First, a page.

It is normal for a NAND flash memory to contain bad or invalid blocks of memory. Invalid blocks are blocks that contain one or more invalid bits so that the reliability can no longer be guaranteed. Blocks can become invalid during erasing and programming at run-time or during the manufacturing process. Bad blocks generated during manufacturing process are marked bad by the manufacturer. Bad blocks detected at run-time are marked as bad by monitoring the status register in the NAND flash chip during an erase and program operation. A block that is marked as bad is skipped and no longer used.

The File System Component implements bad block management for all kinds of NAND Flash devices (SLC, MLC, TLC):

  • Skip factory marked bad blocks
  • Mark block as bad as soon as an erase operation fails on the block
  • Replace/mode data from blocks marked as bad to good blocks

Error Correction Codes (ECC)

Error detection and correction codes are used in flash memory to protect data from corruption. All types of error correction codes add redundant information to the data being stored to the flash memory. The redundant information is calculated before the data is written, added to the spare area of the page and then stored in flash memory. When the data is read, the redundant information is recalculated and compared to those stored in the flash.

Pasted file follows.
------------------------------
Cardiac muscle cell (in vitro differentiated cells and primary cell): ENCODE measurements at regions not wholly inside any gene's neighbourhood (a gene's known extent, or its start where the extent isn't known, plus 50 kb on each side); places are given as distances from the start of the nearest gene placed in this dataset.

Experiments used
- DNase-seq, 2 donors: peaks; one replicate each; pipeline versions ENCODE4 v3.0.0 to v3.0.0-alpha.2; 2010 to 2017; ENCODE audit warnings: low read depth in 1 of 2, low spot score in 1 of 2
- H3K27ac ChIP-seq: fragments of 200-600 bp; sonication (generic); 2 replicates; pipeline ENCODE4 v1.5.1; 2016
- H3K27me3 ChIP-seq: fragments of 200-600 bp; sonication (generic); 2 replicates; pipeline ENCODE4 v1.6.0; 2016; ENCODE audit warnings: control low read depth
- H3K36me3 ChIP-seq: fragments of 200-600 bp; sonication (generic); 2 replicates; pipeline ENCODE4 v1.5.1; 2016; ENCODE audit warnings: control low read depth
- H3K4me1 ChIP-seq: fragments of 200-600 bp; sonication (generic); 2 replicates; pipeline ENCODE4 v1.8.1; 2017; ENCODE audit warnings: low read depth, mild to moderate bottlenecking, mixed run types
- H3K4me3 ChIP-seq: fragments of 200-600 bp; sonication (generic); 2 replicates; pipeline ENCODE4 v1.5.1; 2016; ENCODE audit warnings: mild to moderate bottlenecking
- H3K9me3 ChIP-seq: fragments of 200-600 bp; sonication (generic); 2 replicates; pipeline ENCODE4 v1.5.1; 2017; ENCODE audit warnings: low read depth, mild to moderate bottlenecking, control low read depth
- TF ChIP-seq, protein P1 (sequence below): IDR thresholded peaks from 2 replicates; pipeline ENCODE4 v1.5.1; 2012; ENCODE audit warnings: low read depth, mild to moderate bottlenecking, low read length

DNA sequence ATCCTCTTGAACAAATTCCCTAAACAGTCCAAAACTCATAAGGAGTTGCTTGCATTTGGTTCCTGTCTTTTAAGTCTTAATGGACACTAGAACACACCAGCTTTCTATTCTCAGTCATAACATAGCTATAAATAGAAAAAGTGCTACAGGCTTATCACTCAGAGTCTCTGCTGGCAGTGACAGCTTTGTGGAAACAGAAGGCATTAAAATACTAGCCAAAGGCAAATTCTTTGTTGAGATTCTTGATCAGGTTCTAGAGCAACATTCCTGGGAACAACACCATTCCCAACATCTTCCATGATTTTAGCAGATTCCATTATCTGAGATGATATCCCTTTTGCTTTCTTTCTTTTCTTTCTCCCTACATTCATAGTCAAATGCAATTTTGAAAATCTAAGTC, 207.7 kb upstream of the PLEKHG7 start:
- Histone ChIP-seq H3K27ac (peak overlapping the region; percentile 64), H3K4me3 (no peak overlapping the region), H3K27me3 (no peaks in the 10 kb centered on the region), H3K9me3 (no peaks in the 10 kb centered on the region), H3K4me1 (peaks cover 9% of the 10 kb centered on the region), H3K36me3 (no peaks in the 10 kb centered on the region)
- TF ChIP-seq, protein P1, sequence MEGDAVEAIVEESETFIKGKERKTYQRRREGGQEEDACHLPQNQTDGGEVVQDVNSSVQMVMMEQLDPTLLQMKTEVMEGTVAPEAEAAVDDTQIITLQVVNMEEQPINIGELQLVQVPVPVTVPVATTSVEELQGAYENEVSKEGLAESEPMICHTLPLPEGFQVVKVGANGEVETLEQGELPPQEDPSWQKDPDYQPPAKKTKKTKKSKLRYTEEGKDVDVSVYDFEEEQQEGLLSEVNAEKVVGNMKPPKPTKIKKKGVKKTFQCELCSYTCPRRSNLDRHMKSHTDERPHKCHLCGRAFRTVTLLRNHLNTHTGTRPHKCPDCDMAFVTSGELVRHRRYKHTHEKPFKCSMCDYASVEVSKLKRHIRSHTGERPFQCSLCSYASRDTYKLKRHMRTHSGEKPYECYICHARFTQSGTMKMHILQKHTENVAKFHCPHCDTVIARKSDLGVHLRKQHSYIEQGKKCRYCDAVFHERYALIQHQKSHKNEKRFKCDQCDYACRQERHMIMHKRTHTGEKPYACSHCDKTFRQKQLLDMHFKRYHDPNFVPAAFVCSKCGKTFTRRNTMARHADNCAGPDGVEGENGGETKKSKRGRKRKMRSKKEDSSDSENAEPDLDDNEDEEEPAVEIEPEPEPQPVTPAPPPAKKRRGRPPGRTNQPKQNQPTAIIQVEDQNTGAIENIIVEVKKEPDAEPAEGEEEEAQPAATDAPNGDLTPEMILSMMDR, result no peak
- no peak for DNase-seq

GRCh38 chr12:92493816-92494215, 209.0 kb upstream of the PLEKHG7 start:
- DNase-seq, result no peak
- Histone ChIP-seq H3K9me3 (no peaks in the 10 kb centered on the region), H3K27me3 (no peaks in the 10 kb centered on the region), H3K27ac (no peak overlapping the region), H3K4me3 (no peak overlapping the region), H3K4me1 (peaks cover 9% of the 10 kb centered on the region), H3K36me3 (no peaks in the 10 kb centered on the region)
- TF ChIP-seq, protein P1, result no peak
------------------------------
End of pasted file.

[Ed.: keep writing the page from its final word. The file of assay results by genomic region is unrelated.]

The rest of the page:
Error correction codes (ECC) used in the NAND flash memory are block codes. This means that the redundant data bits are calculated for a fixed size block of used data. NTFL is implementing a Hamming ECC algorithm which is able to correct 1-bit and detect 2-bit errors for a fixed size of one sector or 512 bytes for SLC NAND Flashes. The redundant information is calculated in a way that a balance of correction power and efficiency is achieved.

If you are using a NAND Flash device that requires higher than 1-bit correctability per 512 byte codeword, you need to disable the Software ECC in the FS_Config_NAND_n.h file, otherwise the File System will not function correctly. Hardware driver or on-chip ECC calculation must be provided in such case.

On-Chip ECC is supported on EZ NAND compliant devices. Various ECC layouts are supported by using flexible ECC codeword configuration.

ECC Configuration (Contiguous Layout)

ECC algorithms typically operate on smaller sections of the NAND physical page size. This section can be described as ECC virtual page, with its main and spare part. Typically main part consists of 512 bytes while spare part can be of different sizes (16, 28, 32, etc. bytes).

Amount of protected data is defined by codeword size, which is typically 512 bytes in main area and of various sizes in spare. Spare codeword may also not be aligned to start of spare area, but is located in spare with some offset. Spare codewords may also follow each other in arbitrary order, therefore codeword gap defines the gap between each codeword. It is similar with generated ECC data - its size, offset from start of spare and gap between each other may be arbitrary.